Aghadoe Cathedral was a church that may have been the seat of a bishop at Aghadoe, Ireland (later joined with the Bishopric of Ardfert). The now ruined cathedral overlooks the Lakes of Killarney from Aghadoe, a few miles from Killarney. Aghadoe may have been the site of a church as early as the seventh century, but extant remains are of a stone structure built in the eleventh and twelfth centuries.
Scottish journalist Charles Mackay visited Famine Ireland in the summer of 1849 and traveled to Killarney. He comments extensively on the grounds around Aghadoe Cathedral and how they were being used as a burial site for famine victims from the local workhouse. Mackay notes that within the one-acre church grounds surrounding the cathedral, only a small corner was used for workhouse burials. He estimates that over the past three years, from 1846–1849, approximately 2,000 workhouse famine victims were buried here. Forty Years Recollections Charles Mackay, p. 2:89–93.
Aghadoe, (Irish: Achadh Deo "place with two yews") may have begun as a pagan religious site. The site has also been associated with the fifth century missionary St. Abban, but seventh century ogham stones mark the first clear evidence of Aghadoe being used as an important site. According to legend, St. Finian founded a monastery at Aghadoe in the sixth or seventh century. The first written record of a monastery dates from 939 AD in the Annals of Innisfallen where the Aghadoe monastery is referred to as the "Old Abbey." The monastery at Aghadoe had a close relationship with the one on nearby Innisfallen Island. Maelsuthain O'Carroll, one of Innisfallen's greatest scholars, was buried at Aghadoe after his death in 1010 AD, and a legend suggests that the two monasteries were connected by a causeway across Loch Lein. In 1027 the Annals make the first reference to a stone building on the site, noting the construction of Damh Liag Maenig (Maenach's house of stone). Construction on the round tower began the same year. Aghadoe witnessed the turbulence of the times. In 1061, an O'Cathail, the heir to the local dynasty of Eóganacht Locha Léin, was taken from the church and murdered.
In the middle of the twelfth century Amhlaoibh Mór Ó Donoghue, the leader of the Ó Donoghue—the new rulers of Eóganacht Locha Léin, had a new church building, later called the "Great Church," constructed in the Romanesque style and dedicated to the Holy Trinity. The new structure, completed in 1158, incorporated part of the old stone building in its northwest section and makes up the western section of the extant remains. When Amhlaoibh Mór Ó Donoghue was killed, his body was carried to Aghadoe and interred in the church. The final addition to the church was constructed in the twelfth century. The addition served as a chancel or choir, and was later separated from the rest of the church by a wall.
After being incorporated into the Bishopric of Ardfert, Aghadoe operated as a parish church under an archdeacon. The church is mentioned in a 1615 report, but it is excluded from a list of abbeys in the report suggesting it had become only an archdeaconry. The town of Aghadoe was sacked in the 1650s by Cromwell's forces. By 1740, Aghadoe is no longer listed as an active parish and seems to have ceased functioning.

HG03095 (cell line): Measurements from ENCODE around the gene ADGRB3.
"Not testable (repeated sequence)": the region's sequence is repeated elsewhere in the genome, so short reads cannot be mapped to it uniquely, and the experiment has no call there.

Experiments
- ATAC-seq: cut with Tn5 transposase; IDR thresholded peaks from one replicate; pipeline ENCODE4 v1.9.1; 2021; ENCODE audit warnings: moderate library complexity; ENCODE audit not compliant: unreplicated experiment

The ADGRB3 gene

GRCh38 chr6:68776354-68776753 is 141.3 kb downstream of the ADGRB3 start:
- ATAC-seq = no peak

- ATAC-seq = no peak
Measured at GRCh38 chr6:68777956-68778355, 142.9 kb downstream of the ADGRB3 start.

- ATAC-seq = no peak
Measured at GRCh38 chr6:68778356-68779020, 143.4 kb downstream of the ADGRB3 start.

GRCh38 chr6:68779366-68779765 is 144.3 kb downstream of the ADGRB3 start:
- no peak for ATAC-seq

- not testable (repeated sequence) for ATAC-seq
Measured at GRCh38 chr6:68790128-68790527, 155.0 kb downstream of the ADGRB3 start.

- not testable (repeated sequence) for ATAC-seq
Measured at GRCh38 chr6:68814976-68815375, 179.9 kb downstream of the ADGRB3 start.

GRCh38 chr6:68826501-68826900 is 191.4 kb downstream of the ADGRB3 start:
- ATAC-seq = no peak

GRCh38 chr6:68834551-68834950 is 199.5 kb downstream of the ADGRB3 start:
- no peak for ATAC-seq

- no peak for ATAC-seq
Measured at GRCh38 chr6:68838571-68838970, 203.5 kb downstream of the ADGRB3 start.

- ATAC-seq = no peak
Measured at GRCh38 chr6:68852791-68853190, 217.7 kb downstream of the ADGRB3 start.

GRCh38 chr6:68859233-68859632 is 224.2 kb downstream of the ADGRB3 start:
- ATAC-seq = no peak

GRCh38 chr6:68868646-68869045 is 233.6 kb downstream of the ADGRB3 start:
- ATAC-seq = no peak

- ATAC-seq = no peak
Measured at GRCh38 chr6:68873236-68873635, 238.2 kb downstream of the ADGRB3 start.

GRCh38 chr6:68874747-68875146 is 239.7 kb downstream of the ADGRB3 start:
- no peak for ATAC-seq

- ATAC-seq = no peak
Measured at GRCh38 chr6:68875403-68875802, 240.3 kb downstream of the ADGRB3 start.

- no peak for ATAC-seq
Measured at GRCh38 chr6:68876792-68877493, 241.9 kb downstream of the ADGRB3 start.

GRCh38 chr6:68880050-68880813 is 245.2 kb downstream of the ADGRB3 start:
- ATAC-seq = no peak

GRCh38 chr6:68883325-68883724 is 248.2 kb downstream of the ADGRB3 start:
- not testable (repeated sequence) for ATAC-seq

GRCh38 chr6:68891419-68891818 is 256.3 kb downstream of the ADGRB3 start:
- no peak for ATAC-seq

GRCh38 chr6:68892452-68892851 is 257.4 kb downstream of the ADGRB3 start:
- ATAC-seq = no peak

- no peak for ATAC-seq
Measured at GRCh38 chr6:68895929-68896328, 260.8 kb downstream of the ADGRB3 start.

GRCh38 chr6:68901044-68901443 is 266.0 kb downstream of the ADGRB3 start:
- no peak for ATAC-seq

Two ogham stones have been found at Aghadoe. One is currently cemented in the south wall of the chancel and bears an inscription transcribed as "BRRUANANN" The inscription may have actually been intended as "BRREANANN," a possible reference to St. Brendan. A second ogham stone has since gone missing, but its inscription was transcribed as "GGVVSS MN." The presence of these ogham stones suggests the site's importance dates back to the mid-seventh century. Another early Christian artifact, a bullaun, can be found outside of church by the northwest corner of the nave. The bullaun may have been originally been used as a quern-stone, but it was later used as a holy water receptacle and rainwater collected in the hollow of the stone had healing properties according to lore.
The "Aghadoe Crosier" from Aghadoe was made of walrus ivory and carved in the Urnes style of the Vikings. The carvings are similar to those on the jambs of Romanesque doorway to the cathedral. Another crosier, possibly associated with Aghadoe, was found in the lakes in 1867 by a fisherman who thought it was a salmon.
A carved stone fragment found on the site is thought to date from the seventeenth century. It depicts the crucifixion with a female figure passing a chalice to Christ on the cross. The stone suggests Aghadoe was still used as a religious site during the seventeenth century.
- "All Ireland Travel". Archived from the original on 7 July 2011. Retrieved 12 June 2011.
- Long, Tom. "Tracing Our Faith." Fossa & Aghadoe: Our Heritage and History. ed. Jim Larner. Fossa Historical Society. 2007. ISBN 978-0-9557739-0-7. p 1.
- Long, 1.
- Long, 2.
- Long, 3.
- Long, 4.
- Long, 6.
- "The Cathedrals of the Church of Ireland" Day, J.G.F./ Patton, H.E. p159: London, S.P.C.K., 1932
- Long, 7.
- Sawyer, Peter (2001). The Age of the Vikings and before / Peter Sawyer. Oxford: Oxford : Oxford University Press. ISBN 978-0-19-285434-6. p. 108.
- O'Donoghue, Denis (1899). "The Aghadoe Crozier". Journal of the Cork Historical and Archæological Society. Cork, Ireland: Cork Historical and Archæological Society. 5 Second series: 235–243.
- Sheehan, John (1998). Early Medieval Munster. Cork: Cork University Press. ISBN 978-1-85918-107-2. p. 145
- Long, 6–7.